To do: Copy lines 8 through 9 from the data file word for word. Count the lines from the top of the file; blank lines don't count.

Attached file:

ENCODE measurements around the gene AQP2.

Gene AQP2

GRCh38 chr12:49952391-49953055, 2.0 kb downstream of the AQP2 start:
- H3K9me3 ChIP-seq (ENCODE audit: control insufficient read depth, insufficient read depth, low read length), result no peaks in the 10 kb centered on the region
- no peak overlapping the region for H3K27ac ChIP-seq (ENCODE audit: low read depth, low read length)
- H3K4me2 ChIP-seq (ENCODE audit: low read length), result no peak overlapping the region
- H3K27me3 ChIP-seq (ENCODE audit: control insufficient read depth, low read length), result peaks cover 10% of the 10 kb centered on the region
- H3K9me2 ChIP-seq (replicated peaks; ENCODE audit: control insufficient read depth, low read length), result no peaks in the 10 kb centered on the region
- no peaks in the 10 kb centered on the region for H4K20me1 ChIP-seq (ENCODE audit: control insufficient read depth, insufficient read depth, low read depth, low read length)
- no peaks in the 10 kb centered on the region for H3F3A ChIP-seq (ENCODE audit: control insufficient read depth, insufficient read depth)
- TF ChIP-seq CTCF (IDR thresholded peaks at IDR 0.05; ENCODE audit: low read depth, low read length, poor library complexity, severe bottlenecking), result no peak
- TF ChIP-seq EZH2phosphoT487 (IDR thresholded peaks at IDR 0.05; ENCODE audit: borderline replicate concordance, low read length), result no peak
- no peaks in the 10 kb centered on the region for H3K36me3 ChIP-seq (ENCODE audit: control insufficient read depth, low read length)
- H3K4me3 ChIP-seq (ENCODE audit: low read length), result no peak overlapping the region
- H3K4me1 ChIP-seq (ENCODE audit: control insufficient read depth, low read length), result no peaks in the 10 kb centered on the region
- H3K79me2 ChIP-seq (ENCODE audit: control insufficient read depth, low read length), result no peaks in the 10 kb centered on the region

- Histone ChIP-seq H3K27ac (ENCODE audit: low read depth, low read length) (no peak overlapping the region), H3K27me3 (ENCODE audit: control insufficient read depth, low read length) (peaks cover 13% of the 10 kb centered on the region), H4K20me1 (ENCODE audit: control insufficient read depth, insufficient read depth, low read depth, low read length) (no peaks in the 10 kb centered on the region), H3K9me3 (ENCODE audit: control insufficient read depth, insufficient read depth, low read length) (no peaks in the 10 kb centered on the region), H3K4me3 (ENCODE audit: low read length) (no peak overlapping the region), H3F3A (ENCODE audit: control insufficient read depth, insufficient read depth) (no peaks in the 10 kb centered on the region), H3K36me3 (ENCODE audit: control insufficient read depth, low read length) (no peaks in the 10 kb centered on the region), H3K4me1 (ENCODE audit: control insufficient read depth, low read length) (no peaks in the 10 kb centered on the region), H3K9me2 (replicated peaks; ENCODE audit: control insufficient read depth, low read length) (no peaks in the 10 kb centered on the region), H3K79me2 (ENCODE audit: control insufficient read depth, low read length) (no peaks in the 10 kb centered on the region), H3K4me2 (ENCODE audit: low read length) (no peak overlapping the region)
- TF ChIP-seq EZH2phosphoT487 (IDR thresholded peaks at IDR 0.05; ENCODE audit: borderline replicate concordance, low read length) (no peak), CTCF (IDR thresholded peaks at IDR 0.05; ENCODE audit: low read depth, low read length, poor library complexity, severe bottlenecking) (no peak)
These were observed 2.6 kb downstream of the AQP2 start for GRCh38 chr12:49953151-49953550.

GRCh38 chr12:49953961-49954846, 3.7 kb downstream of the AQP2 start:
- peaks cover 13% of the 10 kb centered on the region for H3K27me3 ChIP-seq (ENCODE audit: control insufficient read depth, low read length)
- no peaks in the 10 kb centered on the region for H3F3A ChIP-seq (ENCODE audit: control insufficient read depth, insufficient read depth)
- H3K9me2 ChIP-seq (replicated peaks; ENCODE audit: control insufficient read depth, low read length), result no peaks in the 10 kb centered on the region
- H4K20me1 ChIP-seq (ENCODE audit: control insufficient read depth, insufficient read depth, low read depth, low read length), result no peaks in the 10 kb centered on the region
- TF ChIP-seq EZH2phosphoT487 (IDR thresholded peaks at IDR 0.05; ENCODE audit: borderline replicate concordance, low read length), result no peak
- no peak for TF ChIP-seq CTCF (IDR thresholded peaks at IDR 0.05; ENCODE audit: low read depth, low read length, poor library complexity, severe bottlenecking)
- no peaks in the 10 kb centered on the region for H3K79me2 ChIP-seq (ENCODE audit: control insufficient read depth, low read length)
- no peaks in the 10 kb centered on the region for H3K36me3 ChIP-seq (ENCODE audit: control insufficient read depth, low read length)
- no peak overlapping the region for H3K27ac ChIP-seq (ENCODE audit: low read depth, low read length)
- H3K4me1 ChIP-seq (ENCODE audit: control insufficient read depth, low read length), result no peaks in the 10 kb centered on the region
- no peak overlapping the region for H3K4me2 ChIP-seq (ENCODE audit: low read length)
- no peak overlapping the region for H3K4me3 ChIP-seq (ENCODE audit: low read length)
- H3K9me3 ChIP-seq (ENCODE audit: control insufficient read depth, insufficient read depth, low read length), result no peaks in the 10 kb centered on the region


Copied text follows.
- H3K9me2 ChIP-seq (replicated peaks; ENCODE audit: control insufficient read depth, low read length), result no peaks in the 10 kb centered on the region
- no peaks in the 10 kb centered on the region for H4K20me1 ChIP-seq (ENCODE audit: control insufficient read depth, insufficient read depth, low read depth, low read length)